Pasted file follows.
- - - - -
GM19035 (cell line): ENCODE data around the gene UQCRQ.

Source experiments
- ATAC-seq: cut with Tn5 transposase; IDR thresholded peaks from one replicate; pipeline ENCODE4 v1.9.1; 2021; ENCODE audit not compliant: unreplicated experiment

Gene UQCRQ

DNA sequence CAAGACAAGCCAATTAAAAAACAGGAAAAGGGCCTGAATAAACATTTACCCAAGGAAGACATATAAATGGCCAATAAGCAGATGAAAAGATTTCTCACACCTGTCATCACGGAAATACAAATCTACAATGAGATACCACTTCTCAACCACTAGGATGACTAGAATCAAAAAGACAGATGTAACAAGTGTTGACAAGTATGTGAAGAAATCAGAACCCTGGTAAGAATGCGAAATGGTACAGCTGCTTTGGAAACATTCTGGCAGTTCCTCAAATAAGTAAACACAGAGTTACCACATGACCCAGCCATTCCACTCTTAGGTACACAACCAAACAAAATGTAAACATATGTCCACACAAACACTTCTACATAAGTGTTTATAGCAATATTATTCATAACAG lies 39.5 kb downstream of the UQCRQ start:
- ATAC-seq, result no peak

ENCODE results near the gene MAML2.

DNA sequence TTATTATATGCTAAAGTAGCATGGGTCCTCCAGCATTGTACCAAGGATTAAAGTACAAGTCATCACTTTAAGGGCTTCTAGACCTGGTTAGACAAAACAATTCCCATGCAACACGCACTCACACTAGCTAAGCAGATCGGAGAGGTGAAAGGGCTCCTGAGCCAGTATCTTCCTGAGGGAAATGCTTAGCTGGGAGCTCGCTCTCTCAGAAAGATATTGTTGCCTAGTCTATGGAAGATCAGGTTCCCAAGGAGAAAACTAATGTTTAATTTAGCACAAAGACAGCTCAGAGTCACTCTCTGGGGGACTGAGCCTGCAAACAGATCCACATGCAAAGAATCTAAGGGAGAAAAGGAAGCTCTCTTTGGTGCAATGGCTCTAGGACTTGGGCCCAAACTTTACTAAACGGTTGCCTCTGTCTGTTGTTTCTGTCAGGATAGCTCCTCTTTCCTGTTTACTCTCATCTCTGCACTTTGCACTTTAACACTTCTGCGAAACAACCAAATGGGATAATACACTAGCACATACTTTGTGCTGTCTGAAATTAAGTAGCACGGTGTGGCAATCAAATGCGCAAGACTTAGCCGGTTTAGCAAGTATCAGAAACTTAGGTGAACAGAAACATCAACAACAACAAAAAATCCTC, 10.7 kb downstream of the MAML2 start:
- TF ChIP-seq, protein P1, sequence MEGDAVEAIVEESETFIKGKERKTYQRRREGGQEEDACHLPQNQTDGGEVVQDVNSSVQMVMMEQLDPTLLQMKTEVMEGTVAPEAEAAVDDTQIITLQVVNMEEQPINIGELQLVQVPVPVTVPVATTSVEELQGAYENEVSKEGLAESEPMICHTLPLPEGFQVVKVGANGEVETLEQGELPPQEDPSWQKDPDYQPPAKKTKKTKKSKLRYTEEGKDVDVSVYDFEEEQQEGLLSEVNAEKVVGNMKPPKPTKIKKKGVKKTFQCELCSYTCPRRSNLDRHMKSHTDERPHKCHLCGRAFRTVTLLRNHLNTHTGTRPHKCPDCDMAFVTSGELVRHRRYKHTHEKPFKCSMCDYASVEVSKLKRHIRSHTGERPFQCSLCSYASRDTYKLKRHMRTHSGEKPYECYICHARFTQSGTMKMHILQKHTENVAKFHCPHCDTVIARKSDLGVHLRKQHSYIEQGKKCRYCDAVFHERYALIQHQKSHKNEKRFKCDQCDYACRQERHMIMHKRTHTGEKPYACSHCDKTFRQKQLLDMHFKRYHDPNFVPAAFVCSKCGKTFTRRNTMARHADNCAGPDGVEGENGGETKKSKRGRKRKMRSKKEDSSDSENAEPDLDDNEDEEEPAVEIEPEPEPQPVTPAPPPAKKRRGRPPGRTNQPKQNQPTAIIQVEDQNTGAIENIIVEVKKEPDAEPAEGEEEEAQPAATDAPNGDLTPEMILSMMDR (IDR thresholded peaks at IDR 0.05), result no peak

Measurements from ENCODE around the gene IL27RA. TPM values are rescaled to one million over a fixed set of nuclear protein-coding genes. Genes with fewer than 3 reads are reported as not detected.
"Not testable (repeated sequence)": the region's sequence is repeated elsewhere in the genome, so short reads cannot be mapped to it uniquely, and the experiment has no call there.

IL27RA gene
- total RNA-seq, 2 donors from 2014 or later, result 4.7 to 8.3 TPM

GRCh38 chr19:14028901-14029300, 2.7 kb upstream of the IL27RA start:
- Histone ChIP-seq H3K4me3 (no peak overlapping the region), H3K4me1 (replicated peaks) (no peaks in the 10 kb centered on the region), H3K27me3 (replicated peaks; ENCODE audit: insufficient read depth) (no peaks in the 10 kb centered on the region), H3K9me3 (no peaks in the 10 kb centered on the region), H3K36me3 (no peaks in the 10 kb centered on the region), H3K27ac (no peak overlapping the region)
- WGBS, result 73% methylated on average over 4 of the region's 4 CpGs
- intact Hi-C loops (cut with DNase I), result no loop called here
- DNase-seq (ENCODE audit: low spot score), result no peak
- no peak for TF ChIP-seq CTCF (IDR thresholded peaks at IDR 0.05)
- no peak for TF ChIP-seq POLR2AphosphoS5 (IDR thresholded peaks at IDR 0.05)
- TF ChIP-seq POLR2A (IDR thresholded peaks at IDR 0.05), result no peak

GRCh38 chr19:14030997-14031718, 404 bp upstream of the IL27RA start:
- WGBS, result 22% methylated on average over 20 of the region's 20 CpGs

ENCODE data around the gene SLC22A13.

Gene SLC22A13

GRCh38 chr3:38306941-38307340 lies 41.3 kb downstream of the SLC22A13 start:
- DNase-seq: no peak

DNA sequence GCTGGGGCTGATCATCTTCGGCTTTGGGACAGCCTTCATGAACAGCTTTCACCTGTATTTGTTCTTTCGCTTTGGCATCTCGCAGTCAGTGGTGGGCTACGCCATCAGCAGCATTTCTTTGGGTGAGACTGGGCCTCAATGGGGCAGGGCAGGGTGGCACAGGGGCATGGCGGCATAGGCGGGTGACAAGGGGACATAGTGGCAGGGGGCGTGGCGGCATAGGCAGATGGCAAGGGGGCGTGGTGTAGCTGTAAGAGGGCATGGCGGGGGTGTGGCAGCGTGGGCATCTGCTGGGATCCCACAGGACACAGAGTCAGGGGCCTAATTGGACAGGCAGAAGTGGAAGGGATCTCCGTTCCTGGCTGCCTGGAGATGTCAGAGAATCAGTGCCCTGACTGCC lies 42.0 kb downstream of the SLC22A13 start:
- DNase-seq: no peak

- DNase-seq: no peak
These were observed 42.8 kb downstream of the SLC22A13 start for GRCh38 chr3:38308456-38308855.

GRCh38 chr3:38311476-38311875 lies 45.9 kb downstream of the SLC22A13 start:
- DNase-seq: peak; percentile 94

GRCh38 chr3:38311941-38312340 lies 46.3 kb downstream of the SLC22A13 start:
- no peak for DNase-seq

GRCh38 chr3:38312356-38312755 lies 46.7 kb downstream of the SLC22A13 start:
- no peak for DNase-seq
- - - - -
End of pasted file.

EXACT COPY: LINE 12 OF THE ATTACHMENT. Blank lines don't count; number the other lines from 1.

IL27RA gene